Originally Posted by mcintalker
The "suspect in question" does in fact drop in to the Fender nut slot and then the shelves lean over or rest on top of the fingerboard. I haven't seen the acoustic ones yet, nor the one I ordered for my Epi Night Hawk.
In Nashville they call (or perhaps used to) these kind of intonated nuts
" shelved". Some of the nut slots are also cut back further into the nut body, by the way.
My acoustic guitars, especially the 12 strings, got louder once I had these nuts made. I theorized that it was because the strings were more in tune with each other ( the octaves) and in better sympathy, harmonically. A friend who also had his guitars and bass done, and I both noticed we were using less EQ on tracks with these instruments and that they blended better- more readily. I am used to it now after 13 years, and want to do it to my new guitars and basses (baritone, and mandolin). This will be my first Earvana experience, though I have tried all the Feiten guitars run across in shops.
RE butchered guitars; I've been asked to fix some that didn't "deserve" to be repaired. As a guitar teacher, I would be exposed to some very creative "fixery" and be asked if they (the student-to-be) could learn on this "guitar shaped" object-clunker-turd. LOL
It seems like the Earvana nut has been available now for maybe 10 years or so. I installed one on a strat several years ago, and I don't recall having too much trouble with fitting it to the slot. I don't remember the packaging having the term "drop in" on it, but it's the same product. I've had no experience with their other products. I've made hundreds of nuts from scratch - usually from bone. However, I've never tried making a "shelved" or "compensated" nut. Perhaps I'll give it a try on one of my own guitars some time.
There is a very in depth article article written by Greg Byers published in American Lutherie #47 1996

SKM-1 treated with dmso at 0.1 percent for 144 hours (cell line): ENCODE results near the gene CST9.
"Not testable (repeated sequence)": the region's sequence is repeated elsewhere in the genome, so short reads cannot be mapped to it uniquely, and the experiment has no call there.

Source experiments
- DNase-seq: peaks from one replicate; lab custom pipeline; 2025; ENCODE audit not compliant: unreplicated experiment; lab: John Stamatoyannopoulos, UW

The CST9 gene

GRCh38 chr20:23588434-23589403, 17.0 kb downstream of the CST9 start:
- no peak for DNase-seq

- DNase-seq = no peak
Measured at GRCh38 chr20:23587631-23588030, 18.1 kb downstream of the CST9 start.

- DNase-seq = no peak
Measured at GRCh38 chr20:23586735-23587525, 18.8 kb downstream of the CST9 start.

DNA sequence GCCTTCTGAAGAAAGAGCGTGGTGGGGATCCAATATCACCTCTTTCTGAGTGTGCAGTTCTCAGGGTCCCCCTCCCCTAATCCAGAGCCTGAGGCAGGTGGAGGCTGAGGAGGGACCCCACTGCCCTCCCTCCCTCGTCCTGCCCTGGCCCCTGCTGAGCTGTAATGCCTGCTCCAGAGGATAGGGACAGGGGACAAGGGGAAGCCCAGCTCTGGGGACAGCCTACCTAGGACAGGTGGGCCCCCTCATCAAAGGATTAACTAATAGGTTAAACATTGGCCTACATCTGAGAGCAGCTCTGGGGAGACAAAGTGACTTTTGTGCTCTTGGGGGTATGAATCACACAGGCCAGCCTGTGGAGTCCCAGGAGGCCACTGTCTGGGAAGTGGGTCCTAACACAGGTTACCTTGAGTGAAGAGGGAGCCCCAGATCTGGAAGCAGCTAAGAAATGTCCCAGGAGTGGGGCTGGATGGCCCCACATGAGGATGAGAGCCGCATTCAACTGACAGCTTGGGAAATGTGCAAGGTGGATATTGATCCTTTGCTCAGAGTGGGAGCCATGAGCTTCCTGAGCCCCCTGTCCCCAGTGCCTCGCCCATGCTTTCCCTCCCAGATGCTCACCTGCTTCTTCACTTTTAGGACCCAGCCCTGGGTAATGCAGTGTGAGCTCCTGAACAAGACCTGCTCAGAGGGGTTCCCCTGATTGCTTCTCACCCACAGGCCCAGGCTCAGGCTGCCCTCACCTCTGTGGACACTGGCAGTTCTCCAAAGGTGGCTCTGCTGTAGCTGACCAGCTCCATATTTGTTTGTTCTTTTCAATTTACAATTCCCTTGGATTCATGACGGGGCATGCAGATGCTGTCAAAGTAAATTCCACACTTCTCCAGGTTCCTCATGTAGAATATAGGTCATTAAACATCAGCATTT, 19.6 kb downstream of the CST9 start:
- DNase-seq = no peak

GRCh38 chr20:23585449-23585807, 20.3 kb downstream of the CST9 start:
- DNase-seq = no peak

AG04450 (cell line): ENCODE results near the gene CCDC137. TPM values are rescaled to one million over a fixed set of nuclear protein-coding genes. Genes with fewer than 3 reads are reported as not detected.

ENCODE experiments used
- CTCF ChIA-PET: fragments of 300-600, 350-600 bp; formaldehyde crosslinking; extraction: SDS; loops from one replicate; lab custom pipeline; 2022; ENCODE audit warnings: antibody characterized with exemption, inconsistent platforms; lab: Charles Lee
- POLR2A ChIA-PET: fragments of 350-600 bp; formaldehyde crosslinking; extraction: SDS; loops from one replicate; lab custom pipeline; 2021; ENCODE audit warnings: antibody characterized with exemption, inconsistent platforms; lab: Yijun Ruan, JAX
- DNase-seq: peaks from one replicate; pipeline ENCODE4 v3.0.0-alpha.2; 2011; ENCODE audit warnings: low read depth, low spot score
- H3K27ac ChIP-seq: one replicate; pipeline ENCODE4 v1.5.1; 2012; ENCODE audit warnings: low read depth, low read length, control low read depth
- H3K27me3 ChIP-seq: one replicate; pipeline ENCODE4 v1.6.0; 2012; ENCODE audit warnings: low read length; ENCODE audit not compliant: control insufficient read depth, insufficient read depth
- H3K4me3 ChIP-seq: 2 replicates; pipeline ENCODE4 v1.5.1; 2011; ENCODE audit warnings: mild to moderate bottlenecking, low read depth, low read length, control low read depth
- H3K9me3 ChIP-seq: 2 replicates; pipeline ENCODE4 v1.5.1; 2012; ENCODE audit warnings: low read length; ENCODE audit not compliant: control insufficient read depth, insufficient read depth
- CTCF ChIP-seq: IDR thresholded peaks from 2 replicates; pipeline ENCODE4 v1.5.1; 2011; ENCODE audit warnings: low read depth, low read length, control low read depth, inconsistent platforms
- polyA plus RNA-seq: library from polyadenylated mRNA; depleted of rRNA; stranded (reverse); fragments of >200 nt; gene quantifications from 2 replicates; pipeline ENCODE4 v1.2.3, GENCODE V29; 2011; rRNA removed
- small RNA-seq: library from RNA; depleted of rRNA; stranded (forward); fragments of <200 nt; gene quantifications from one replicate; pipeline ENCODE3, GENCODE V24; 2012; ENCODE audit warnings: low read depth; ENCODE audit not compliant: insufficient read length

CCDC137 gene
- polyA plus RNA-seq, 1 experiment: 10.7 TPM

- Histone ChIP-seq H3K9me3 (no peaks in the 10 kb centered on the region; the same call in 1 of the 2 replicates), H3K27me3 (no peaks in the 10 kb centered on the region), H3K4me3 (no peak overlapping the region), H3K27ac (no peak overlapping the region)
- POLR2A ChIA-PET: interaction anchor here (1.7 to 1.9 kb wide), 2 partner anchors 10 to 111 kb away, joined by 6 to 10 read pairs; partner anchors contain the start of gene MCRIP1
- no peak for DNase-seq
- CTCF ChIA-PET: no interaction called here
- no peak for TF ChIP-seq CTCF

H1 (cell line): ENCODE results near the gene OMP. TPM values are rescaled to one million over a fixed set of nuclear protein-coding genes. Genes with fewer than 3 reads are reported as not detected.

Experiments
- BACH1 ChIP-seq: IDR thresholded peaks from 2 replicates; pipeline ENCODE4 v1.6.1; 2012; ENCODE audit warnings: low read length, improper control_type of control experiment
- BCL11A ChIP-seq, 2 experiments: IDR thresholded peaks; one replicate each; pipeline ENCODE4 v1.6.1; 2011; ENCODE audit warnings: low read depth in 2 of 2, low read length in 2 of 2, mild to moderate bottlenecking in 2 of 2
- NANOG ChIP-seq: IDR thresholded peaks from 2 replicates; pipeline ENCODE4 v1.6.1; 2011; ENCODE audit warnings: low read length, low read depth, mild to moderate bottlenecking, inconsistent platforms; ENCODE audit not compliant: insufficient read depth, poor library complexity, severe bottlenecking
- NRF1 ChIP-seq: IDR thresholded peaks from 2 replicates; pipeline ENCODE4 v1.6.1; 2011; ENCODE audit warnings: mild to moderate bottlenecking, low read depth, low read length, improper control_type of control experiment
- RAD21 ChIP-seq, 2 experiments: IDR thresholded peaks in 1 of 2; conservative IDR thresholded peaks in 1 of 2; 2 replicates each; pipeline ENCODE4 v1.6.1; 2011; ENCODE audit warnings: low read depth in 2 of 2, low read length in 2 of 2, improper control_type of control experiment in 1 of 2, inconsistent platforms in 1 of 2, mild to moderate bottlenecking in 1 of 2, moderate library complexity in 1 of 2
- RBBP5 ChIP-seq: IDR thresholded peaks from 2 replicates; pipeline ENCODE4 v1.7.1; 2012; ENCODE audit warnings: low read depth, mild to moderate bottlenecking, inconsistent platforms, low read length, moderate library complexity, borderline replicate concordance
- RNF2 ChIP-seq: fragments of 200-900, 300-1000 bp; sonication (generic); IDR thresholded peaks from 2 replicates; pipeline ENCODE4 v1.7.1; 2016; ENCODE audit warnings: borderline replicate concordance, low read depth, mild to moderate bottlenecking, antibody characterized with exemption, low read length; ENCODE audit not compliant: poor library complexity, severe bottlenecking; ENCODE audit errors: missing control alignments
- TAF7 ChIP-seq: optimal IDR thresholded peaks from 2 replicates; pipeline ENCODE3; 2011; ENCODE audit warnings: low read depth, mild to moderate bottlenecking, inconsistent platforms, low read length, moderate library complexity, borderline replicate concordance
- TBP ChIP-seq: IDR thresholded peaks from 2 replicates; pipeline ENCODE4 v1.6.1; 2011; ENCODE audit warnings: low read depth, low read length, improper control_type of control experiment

. His article, which is based on the compiled results of numerous experiments, explains how he came up with a design that looks a lot like the Earvana nut. The back issue is available from The Guild of American Luthiers, and is reprinted in their Big Red Book of American Lutherie vol 4
I think that your observation regarding improved volume after having "shelved" nuts installed on your acoustic guitars is indeed valid. Don Teeter, in his book The Acoustic Guitar
, he remarks about improved volume after installing an accurately compensated saddle on an acoustic guitar. He also makes mention of "advancing" the nut a-la-Buzz Feiton, however his book predated Feiton's innovations by a couple of decades.
Check out this link to a website dedicated to the history of Microfrets Guitars: Microfrets Pages
These instruments (made in the late 60's!) had adjustable nuts (similar to the Earvana, but adjustable), locking saddles, and wireless transmitters.
I was involved in a discussion here on GS a couple of months ago regarding the Earvana nut: http://www.gearslutz.com/board/guita...-dont-get.html
I should confess that in this post, I am regurgitating information (from my own posts and from others') from that particular thread.
Since we are kind of off-topic on this particular thread, perhaps any further discussion involving the Earvana nut should take place there.
Re butchered guitars: I have had to turn down quite a few repair jobs where the "butchery" was so severe that the cost of the repair work exceeded the value of the instrument. On "good' guitars (Martins, Gibsons, Fenders), they are usually worth fixing. However, it's always easier to do it right the first time than to have to undo crappy work, which often involves replacing entire chunks of wood, or carefully sanding off haphazardly applied super-glue, and so-on. I also hate to see a nice guitar with a nut that has been replaced sloppily, which is what inspired me to go off on the rant in my first post on this thread.